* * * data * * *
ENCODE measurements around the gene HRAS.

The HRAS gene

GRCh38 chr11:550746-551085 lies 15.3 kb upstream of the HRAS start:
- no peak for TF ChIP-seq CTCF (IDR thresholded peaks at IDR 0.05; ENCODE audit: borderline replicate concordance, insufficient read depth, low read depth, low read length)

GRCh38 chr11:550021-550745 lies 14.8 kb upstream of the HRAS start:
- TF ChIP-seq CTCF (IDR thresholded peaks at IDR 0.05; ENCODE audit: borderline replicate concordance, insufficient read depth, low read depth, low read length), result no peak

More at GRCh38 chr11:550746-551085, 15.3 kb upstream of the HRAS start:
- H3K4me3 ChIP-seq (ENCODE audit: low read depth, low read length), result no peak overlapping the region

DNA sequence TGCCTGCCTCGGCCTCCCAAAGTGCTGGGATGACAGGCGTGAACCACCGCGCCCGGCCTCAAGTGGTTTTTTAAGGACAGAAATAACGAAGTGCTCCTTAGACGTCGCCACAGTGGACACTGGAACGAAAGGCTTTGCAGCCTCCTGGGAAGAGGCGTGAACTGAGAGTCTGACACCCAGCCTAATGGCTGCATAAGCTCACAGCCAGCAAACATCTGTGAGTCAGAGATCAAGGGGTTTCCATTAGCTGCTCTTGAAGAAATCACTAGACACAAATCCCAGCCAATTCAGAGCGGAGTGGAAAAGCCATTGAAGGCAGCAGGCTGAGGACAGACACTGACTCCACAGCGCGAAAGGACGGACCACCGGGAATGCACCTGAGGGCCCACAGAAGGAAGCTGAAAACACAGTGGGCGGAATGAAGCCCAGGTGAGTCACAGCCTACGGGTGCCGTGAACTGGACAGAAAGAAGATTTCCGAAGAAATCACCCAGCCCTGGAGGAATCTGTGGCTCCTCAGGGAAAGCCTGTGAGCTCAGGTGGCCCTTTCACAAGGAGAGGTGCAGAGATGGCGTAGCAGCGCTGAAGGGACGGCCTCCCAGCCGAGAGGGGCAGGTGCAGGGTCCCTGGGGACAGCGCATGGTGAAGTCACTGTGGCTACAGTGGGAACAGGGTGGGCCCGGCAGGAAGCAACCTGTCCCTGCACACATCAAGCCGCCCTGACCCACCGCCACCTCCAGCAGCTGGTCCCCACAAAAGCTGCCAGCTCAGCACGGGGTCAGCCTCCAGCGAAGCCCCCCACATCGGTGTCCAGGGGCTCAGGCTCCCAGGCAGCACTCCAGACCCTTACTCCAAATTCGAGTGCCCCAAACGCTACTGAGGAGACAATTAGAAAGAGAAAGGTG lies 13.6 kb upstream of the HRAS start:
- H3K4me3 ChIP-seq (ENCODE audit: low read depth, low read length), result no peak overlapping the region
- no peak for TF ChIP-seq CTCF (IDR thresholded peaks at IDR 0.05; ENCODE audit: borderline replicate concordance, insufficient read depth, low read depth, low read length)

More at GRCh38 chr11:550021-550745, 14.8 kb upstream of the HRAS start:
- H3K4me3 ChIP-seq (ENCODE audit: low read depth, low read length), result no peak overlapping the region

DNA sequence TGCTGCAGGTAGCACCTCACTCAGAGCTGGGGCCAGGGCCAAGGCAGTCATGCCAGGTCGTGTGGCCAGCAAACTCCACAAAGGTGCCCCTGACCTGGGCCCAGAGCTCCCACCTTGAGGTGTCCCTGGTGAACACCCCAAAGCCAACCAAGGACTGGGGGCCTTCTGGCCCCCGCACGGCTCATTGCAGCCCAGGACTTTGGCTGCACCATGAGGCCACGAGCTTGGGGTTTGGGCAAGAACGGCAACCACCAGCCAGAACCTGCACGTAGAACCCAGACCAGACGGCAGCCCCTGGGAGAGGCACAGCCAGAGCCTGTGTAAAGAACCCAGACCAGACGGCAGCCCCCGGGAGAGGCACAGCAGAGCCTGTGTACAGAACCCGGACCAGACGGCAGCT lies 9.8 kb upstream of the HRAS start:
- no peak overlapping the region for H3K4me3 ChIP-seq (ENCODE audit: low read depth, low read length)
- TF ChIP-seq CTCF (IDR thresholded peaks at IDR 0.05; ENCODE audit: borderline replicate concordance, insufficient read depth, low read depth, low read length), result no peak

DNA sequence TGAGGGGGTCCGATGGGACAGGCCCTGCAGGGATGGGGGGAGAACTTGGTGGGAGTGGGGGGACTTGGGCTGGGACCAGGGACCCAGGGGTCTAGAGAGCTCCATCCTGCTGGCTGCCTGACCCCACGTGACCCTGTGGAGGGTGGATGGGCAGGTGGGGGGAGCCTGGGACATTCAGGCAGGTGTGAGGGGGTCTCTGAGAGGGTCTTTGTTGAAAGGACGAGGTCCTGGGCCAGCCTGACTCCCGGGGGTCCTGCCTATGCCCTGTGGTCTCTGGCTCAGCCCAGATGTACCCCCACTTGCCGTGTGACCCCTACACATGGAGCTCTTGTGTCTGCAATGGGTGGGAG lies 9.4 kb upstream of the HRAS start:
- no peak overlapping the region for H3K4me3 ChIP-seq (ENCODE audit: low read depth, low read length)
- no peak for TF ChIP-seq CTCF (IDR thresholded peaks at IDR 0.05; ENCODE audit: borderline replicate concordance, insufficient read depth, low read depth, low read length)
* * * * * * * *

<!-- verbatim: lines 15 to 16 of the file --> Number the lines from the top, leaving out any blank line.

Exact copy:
- no peak overlapping the region for H3K4me3 ChIP-seq (ENCODE audit: low read depth, low read length)
- TF ChIP-seq CTCF (IDR thresholded peaks at IDR 0.05; ENCODE audit: borderline replicate concordance, insufficient read depth, low read depth, low read length), result no peak